New website is the ‘answer’ to Portsmouth homeless crisis

The support team and volunteers.'Picture: Habibur Rahman
The support team and volunteers.'Picture: Habibur Rahman
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AN ANSWER to beating Portsmouth’s homelessness crisis could be on the horizon with the launch of a new initiative.

Street Support Portsmouth kicked off yesterday on World Homeless Day.

Flick Drummond

Flick Drummond

The new website and mobile app is a one-stop resource detailing all the services on offer to assist those living on the street.

It is hoped the needy, as well as those who want to offer help – by either donating or volunteering – will use the site.

The support network has already proven a hit in Manchester and is currently being run in Bournemouth, Bradford and Leeds.

Former Portsmouth South MP Flick Drummond has been instrumental in bringing the system to the city.

Paul Hutchings

Paul Hutchings

She was backed by Paul Hutchings, project manager at the John Pounds Centre who designed the website, and Portsmouth City Council, which is initially funding it.

Mrs Drummond said: ‘We all know that there’s more people coming into the city and homeless people on the streets – everybody’s been commenting on that.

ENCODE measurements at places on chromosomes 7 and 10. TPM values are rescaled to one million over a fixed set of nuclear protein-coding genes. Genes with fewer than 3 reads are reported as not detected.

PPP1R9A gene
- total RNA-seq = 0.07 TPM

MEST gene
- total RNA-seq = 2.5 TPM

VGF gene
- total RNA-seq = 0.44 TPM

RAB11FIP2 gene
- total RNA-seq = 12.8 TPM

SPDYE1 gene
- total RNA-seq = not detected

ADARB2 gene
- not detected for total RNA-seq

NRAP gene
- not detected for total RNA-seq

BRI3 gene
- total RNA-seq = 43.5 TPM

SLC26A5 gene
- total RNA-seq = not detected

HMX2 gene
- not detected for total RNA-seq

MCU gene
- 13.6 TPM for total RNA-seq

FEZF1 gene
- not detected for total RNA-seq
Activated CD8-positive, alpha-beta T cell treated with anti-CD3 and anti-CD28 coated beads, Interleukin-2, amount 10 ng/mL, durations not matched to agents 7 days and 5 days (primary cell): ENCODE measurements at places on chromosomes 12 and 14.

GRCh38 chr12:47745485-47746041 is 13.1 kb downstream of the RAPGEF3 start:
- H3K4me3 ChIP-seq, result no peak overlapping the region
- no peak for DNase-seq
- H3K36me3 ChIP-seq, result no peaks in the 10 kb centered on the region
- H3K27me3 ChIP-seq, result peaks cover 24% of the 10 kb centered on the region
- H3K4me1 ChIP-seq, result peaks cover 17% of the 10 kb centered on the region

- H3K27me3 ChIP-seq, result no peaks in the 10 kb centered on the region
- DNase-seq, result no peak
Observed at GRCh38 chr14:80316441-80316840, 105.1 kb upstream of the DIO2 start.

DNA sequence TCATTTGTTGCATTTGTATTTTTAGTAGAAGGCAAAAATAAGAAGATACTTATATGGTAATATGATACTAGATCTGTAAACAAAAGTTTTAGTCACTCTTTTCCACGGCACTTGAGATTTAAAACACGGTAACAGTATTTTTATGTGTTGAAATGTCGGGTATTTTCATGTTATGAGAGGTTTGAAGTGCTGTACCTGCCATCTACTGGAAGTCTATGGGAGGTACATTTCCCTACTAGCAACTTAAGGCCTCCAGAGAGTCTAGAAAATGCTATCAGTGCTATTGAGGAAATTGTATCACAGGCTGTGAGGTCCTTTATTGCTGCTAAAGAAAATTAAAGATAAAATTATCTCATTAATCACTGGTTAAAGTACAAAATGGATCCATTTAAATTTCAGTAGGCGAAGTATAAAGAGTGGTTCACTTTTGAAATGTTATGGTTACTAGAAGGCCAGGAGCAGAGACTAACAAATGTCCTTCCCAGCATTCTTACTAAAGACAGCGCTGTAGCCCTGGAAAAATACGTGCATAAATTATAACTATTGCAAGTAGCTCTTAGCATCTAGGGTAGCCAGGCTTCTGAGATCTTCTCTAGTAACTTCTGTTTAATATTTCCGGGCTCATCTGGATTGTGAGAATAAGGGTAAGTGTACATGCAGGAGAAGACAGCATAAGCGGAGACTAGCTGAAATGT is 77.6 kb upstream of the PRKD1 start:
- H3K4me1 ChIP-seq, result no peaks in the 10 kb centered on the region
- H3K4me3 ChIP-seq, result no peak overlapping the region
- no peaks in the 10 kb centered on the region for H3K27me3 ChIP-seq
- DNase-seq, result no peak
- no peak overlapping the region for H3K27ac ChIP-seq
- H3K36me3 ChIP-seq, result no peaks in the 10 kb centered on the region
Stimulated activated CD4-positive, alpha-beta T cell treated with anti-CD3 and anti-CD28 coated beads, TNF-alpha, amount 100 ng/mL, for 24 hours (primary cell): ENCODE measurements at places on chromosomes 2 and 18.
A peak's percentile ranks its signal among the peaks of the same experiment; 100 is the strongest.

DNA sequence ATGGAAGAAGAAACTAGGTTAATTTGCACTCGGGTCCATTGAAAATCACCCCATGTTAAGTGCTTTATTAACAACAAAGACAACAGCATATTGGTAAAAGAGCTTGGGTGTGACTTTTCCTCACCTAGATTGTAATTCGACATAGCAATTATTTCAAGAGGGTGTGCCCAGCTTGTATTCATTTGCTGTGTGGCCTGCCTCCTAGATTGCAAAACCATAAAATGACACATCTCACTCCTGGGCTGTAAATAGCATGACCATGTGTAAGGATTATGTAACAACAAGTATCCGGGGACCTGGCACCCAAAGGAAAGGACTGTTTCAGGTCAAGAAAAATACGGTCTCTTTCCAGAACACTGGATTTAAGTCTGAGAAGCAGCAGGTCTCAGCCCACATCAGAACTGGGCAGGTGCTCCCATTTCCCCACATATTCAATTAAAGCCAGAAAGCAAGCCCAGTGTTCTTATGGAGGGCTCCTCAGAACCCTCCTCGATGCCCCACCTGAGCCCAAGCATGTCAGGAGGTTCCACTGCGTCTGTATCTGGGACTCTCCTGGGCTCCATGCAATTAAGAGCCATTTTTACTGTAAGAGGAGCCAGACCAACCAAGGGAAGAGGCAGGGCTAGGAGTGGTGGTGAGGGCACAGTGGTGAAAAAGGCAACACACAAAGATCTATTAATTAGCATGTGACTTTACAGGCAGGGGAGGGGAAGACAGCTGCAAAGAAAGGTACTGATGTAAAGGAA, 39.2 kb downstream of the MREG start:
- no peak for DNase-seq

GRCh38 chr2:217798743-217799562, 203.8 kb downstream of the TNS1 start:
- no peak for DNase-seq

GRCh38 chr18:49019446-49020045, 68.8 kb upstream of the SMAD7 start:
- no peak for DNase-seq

‘So this is a way of co-ordinating all the agencies, all the food banks and hostels, putting it all on one site so it can be co-ordinated.’

So far, 35 groups has signed up to the site, ranging from charities and voluntary groups to government organisations.

It is hoped the website will roll out elsewhere, reducing the numbers coming to the city.

As well as what help is on offer in the city, the site also has a space for people to volunteer and to donate cash, which will be given out fairly to needy causes registered on it.

In Manchester, the scheme has raised more than £93,000.

Councillor Paul Godier, who is the homeless champion in Portsmouth, said the new service was vital in helping the city’s needy.

He said: ‘This is Portsmouth. This app is perfect for us. If we make this work we really will put a dent in the numbers of vulnerable people we’re helping.

‘This is one of the biggest answers we’ve had in the last four years I’ve been working.

‘We’ve done shelters, we’ve done policies and we’ve been lobbying government, but we’re actually going to have a concrete product that’s going to help all of us.’

Portsmouth City Council has paid for the site to be launched. But the quest is now on to find more businesses to stump up funds – about £12,000 – to keep the initiative running.

As well as this, charities and groups not yet registered are being urged to do so. For more details, see